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Michael Crichton Dead At 66

samzenpus posted more than 5 years ago | from the velociraptors-confirm-it dept.

Sci-Fi 388

Many readers have submitted stories about the death of Michael Crichton. The 66-year-old author of Jurassic Park and The Andromeda Strain died unexpectedly Tuesday "after a courageous and private battle against cancer," a press release said. In addition to writing, he also directed such sci-fi classics as Westworld and Runaway. Crichton was married five times and had one child.

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388 comments

Guide To The Barack Obongo Presidency (-1, Troll)

Anonymous Coward | more than 5 years ago | (#25654835)

Congratulations on your purchase of a brand new nigger! If handled properly, your apeman will give years of valuable, if reluctant, service.

INSTALLING YOUR NIGGER.
You should install your nigger differently according to whether you have purchased the field or house model. Field niggers work best in a serial configuration, i.e. chained together. Chain your nigger to another nigger immediately after unpacking it, and don't even think about taking that chain off, ever. Many niggers start singing as soon as you put a chain on them. This habit can usually be thrashed out of them if nipped in the bud. House niggers work best as standalone units, but should be hobbled or hamstrung to prevent attempts at escape. At this stage, your nigger can also be given a name. Most owners use the same names over and over, since niggers become confused by too much data. Rufus, Rastus, Remus, Toby, Carslisle, Carlton, Hey-You!-Yes-you!, Yeller, Blackstar, and Sambo are all effective names for your new buck nigger. If your nigger is a ho, it should be called Latrelle, L'Tanya, or Jemima. Some owners call their nigger hoes Latrine for a joke. Pearl, Blossom, and Ivory are also righteous names for nigger hoes. These names go straight over your nigger's head, by the way.

CONFIGURING YOUR NIGGER
Owing to a design error, your nigger comes equipped with a tongue and vocal chords. Most niggers can master only a few basic human phrases with this apparatus - "muh dick" being the most popular. However, others make barking, yelping, yapping noises and appear to be in some pain, so you should probably call a vet and have him remove your nigger's tongue. Once de-tongued your nigger will be a lot happier - at least, you won't hear it complaining anywhere near as much. Niggers have nothing interesting to say, anyway. Many owners also castrate their niggers for health reasons (yours, mine, and that of women, not the nigger's). This is strongly recommended, and frankly, it's a mystery why this is not done on the boat

HOUSING YOUR NIGGER.
Your nigger can be accommodated in cages with stout iron bars. Make sure, however, that the bars are wide enough to push pieces of nigger food through. The rule of thumb is, four niggers per square yard of cage. So a fifteen foot by thirty foot nigger cage can accommodate two hundred niggers. You can site a nigger cage anywhere, even on soft ground. Don't worry about your nigger fashioning makeshift shovels out of odd pieces of wood and digging an escape tunnel under the bars of the cage. Niggers never invented the shovel before and they're not about to now. In any case, your nigger is certainly too lazy to attempt escape. As long as the free food holds out, your nigger is living better than it did in Africa, so it will stay put. Buck niggers and hoe niggers can be safely accommodated in the same cage, as bucks never attempt sex with black hoes.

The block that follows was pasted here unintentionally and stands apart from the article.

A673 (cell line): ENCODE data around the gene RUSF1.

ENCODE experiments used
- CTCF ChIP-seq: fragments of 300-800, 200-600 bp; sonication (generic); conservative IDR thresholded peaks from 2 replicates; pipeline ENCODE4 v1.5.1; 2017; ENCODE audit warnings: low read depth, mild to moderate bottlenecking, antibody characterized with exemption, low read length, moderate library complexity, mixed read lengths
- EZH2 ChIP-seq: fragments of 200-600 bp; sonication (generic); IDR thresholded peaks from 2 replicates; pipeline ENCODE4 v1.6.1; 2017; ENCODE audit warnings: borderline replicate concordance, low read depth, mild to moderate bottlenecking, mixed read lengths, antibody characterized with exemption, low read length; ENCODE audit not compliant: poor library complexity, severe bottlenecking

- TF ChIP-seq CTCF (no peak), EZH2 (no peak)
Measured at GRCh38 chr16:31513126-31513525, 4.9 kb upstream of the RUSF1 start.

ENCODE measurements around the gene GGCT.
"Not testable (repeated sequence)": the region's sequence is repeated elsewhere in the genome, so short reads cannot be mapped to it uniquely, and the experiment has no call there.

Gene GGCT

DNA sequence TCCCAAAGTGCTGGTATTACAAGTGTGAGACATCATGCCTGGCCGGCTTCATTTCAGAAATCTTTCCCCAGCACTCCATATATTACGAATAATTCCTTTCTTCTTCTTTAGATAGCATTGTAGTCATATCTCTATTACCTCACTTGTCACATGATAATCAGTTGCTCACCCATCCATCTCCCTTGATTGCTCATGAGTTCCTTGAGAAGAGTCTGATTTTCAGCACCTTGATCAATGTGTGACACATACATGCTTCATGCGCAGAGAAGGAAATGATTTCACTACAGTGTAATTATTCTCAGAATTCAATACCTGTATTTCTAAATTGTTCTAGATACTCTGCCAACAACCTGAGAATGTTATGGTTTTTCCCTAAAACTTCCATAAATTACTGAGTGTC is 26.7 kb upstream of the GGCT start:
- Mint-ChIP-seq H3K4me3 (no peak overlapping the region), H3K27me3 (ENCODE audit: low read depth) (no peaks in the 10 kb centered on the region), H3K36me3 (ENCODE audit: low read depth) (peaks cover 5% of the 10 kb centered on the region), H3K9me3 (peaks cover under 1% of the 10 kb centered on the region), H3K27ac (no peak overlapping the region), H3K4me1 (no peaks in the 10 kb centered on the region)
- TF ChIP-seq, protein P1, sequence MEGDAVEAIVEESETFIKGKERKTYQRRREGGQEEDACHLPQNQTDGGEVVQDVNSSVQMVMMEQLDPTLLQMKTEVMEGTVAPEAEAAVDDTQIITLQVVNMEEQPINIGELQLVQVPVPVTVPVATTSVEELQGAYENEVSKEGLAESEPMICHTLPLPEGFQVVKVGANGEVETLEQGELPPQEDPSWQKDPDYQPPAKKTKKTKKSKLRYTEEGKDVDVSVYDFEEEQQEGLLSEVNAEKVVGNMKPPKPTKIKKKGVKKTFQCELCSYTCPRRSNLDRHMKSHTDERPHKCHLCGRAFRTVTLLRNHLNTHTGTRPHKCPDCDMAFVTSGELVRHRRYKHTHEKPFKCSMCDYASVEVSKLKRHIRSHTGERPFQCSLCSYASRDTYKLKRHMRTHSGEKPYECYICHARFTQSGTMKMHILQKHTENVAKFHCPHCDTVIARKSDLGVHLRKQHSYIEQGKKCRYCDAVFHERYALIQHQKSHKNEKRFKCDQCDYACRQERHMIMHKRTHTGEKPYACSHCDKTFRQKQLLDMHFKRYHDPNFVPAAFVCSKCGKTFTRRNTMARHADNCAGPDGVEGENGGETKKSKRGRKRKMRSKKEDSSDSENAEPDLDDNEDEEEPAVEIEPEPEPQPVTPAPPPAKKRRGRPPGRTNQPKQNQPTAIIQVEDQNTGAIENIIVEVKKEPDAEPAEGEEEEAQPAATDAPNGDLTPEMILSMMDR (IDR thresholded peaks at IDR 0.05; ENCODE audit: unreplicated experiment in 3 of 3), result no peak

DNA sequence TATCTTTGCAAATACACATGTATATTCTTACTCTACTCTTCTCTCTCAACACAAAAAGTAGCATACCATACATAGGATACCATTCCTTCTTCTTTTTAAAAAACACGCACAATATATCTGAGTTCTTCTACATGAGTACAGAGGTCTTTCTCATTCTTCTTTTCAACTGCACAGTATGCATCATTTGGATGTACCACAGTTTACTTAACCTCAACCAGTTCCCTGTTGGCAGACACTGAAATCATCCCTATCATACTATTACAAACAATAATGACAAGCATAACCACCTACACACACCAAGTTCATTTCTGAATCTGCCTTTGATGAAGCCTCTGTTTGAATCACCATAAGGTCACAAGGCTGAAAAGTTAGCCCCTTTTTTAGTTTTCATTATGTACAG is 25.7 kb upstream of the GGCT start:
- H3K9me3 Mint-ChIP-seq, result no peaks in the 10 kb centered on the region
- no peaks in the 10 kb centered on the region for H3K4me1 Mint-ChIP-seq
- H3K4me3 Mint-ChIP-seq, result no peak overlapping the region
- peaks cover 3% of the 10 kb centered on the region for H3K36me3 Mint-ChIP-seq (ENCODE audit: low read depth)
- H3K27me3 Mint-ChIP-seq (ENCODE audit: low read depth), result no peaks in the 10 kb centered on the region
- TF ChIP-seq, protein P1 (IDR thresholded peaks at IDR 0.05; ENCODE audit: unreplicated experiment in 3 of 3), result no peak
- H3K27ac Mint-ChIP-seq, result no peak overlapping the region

FEEDING YOUR NIGGER.
Your Nigger likes fried chicken, corn bread, and watermelon. You should therefore give it none of these things because its lazy ass almost certainly doesn't deserve it. Instead, feed it on porridge with salt, and creek water. Your nigger will supplement its diet with whatever it finds in the fields, other niggers, etc. Experienced nigger owners sometimes push watermelon slices through the bars of the nigger cage at the end of the day as a treat, but only if all niggers have worked well and nothing has been stolen that day. Mike of the Old Ranch Plantation reports that this last one is a killer, since all niggers steal something almost every single day of their lives. He reports he doesn't have to spend much on free watermelon for his niggers as a result. You should never allow your nigger meal breaks while at work, since if it stops work for more than ten minutes it will need to be retrained. You would be surprised how long it takes to teach a nigger to pick cotton. You really would. Coffee beans? Don't ask. You have no idea.

MAKING YOUR NIGGER WORK.
Niggers are very, very averse to work of any kind. The nigger's most prominent anatomical feature, after all, its oversized buttocks, which have evolved to make it more comfortable for your nigger to sit around all day doing nothing for its entire life. Niggers are often good runners, too, to enable them to sprint quickly in the opposite direction if they see work heading their way. The solution to this is to *dupe* your nigger into working. After installation, encourage it towards the cotton field with blows of a wooden club, fence post, baseball bat, etc., and then tell it that all that cotton belongs to a white man, who won't be back until tomorrow. Your nigger will then frantically compete with the other field niggers to steal as much of that cotton as it can before the white man returns. At the end of the day, return your nigger to its cage and laugh at its stupidity, then repeat the same trick every day indefinitely. Your nigger comes equipped with the standard nigger IQ of 75 and a memory to match, so it will forget this trick overnight. Niggers can start work at around 5am. You should then return to bed and come back at around 10am. Your niggers can then work through until around 10pm or whenever the light fades.